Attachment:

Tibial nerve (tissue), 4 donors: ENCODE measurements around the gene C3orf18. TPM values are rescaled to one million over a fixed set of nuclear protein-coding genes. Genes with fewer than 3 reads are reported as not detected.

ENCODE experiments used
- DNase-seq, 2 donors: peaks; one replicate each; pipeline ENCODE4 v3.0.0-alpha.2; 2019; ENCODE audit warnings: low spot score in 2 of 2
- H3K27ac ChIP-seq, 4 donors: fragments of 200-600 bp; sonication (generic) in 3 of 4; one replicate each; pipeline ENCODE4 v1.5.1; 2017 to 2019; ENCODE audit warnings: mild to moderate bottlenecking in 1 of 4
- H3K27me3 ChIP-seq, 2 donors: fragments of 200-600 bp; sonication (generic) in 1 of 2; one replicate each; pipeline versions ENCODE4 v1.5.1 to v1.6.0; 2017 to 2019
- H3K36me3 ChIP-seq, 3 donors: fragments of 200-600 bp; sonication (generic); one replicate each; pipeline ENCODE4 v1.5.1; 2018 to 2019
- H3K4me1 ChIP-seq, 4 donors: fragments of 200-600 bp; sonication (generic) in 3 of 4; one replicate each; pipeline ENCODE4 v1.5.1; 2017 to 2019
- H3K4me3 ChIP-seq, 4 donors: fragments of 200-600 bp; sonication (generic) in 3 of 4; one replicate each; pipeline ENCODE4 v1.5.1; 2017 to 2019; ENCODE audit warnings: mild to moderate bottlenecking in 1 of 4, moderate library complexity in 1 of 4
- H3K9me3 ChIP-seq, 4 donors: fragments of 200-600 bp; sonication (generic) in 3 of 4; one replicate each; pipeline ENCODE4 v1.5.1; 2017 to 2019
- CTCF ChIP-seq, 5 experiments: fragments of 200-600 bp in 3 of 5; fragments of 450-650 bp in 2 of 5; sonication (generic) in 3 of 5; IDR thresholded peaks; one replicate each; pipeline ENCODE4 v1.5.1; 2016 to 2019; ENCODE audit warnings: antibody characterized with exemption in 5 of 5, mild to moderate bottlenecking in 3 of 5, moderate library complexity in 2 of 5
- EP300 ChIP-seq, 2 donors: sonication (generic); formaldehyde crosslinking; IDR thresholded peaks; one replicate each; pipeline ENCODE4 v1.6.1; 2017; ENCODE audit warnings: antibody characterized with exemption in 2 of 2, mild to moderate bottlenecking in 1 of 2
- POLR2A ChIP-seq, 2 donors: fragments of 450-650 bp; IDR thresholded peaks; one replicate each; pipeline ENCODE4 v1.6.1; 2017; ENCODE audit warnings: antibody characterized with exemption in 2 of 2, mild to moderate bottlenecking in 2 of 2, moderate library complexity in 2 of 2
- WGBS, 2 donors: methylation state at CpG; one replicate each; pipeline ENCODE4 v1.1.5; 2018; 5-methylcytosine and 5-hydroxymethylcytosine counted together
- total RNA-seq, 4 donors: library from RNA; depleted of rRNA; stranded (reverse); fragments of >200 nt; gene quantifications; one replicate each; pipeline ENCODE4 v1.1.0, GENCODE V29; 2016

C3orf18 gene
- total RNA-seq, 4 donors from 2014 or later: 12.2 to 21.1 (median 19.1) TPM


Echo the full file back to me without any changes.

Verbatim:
Tibial nerve (tissue), 4 donors: ENCODE measurements around the gene C3orf18. TPM values are rescaled to one million over a fixed set of nuclear protein-coding genes. Genes with fewer than 3 reads are reported as not detected.

ENCODE experiments used
- DNase-seq, 2 donors: peaks; one replicate each; pipeline ENCODE4 v3.0.0-alpha.2; 2019; ENCODE audit warnings: low spot score in 2 of 2
- H3K27ac ChIP-seq, 4 donors: fragments of 200-600 bp; sonication (generic) in 3 of 4; one replicate each; pipeline ENCODE4 v1.5.1; 2017 to 2019; ENCODE audit warnings: mild to moderate bottlenecking in 1 of 4
- H3K27me3 ChIP-seq, 2 donors: fragments of 200-600 bp; sonication (generic) in 1 of 2; one replicate each; pipeline versions ENCODE4 v1.5.1 to v1.6.0; 2017 to 2019
- H3K36me3 ChIP-seq, 3 donors: fragments of 200-600 bp; sonication (generic); one replicate each; pipeline ENCODE4 v1.5.1; 2018 to 2019
- H3K4me1 ChIP-seq, 4 donors: fragments of 200-600 bp; sonication (generic) in 3 of 4; one replicate each; pipeline ENCODE4 v1.5.1; 2017 to 2019
- H3K4me3 ChIP-seq, 4 donors: fragments of 200-600 bp; sonication (generic) in 3 of 4; one replicate each; pipeline ENCODE4 v1.5.1; 2017 to 2019; ENCODE audit warnings: mild to moderate bottlenecking in 1 of 4, moderate library complexity in 1 of 4
- H3K9me3 ChIP-seq, 4 donors: fragments of 200-600 bp; sonication (generic) in 3 of 4; one replicate each; pipeline ENCODE4 v1.5.1; 2017 to 2019
- CTCF ChIP-seq, 5 experiments: fragments of 200-600 bp in 3 of 5; fragments of 450-650 bp in 2 of 5; sonication (generic) in 3 of 5; IDR thresholded peaks; one replicate each; pipeline ENCODE4 v1.5.1; 2016 to 2019; ENCODE audit warnings: antibody characterized with exemption in 5 of 5, mild to moderate bottlenecking in 3 of 5, moderate library complexity in 2 of 5
- EP300 ChIP-seq, 2 donors: sonication (generic); formaldehyde crosslinking; IDR thresholded peaks; one replicate each; pipeline ENCODE4 v1.6.1; 2017; ENCODE audit warnings: antibody characterized with exemption in 2 of 2, mild to moderate bottlenecking in 1 of 2
- POLR2A ChIP-seq, 2 donors: fragments of 450-650 bp; IDR thresholded peaks; one replicate each; pipeline ENCODE4 v1.6.1; 2017; ENCODE audit warnings: antibody characterized with exemption in 2 of 2, mild to moderate bottlenecking in 2 of 2, moderate library complexity in 2 of 2
- WGBS, 2 donors: methylation state at CpG; one replicate each; pipeline ENCODE4 v1.1.5; 2018; 5-methylcytosine and 5-hydroxymethylcytosine counted together
- total RNA-seq, 4 donors: library from RNA; depleted of rRNA; stranded (reverse); fragments of >200 nt; gene quantifications; one replicate each; pipeline ENCODE4 v1.1.0, GENCODE V29; 2016

C3orf18 gene
- total RNA-seq, 4 donors from 2014 or later: 12.2 to 21.1 (median 19.1) TPM